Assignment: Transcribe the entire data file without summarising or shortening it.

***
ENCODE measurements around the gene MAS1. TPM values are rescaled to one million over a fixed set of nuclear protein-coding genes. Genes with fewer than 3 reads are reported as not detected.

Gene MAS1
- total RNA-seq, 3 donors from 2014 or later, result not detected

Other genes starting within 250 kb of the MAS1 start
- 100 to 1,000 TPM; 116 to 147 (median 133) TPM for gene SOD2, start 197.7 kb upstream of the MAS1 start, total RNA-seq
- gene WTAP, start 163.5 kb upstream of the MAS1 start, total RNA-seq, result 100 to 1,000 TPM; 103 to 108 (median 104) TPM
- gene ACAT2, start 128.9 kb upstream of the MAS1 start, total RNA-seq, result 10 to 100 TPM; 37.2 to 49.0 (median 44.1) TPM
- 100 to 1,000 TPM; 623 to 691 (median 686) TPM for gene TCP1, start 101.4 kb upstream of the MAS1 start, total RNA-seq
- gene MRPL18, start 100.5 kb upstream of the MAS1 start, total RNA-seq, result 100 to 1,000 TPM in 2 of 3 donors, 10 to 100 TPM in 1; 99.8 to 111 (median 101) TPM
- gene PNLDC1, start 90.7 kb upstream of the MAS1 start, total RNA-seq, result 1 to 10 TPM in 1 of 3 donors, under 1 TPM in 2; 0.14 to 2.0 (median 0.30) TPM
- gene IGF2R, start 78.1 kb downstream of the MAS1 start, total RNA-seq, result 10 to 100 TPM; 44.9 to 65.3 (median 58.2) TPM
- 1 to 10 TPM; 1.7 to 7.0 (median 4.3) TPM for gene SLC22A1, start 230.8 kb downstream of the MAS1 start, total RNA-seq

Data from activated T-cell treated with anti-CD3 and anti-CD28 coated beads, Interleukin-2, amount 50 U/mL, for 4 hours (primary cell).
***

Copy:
ENCODE measurements around the gene MAS1. TPM values are rescaled to one million over a fixed set of nuclear protein-coding genes. Genes with fewer than 3 reads are reported as not detected.

Gene MAS1
- total RNA-seq, 3 donors from 2014 or later, result not detected

Other genes starting within 250 kb of the MAS1 start
- 100 to 1,000 TPM; 116 to 147 (median 133) TPM for gene SOD2, start 197.7 kb upstream of the MAS1 start, total RNA-seq
- gene WTAP, start 163.5 kb upstream of the MAS1 start, total RNA-seq, result 100 to 1,000 TPM; 103 to 108 (median 104) TPM
- gene ACAT2, start 128.9 kb upstream of the MAS1 start, total RNA-seq, result 10 to 100 TPM; 37.2 to 49.0 (median 44.1) TPM
- 100 to 1,000 TPM; 623 to 691 (median 686) TPM for gene TCP1, start 101.4 kb upstream of the MAS1 start, total RNA-seq
- gene MRPL18, start 100.5 kb upstream of the MAS1 start, total RNA-seq, result 100 to 1,000 TPM in 2 of 3 donors, 10 to 100 TPM in 1; 99.8 to 111 (median 101) TPM
- gene PNLDC1, start 90.7 kb upstream of the MAS1 start, total RNA-seq, result 1 to 10 TPM in 1 of 3 donors, under 1 TPM in 2; 0.14 to 2.0 (median 0.30) TPM
- gene IGF2R, start 78.1 kb downstream of the MAS1 start, total RNA-seq, result 10 to 100 TPM; 44.9 to 65.3 (median 58.2) TPM
- 1 to 10 TPM; 1.7 to 7.0 (median 4.3) TPM for gene SLC22A1, start 230.8 kb downstream of the MAS1 start, total RNA-seq

Data from activated T-cell treated with anti-CD3 and anti-CD28 coated beads, Interleukin-2, amount 50 U/mL, for 4 hours (primary cell).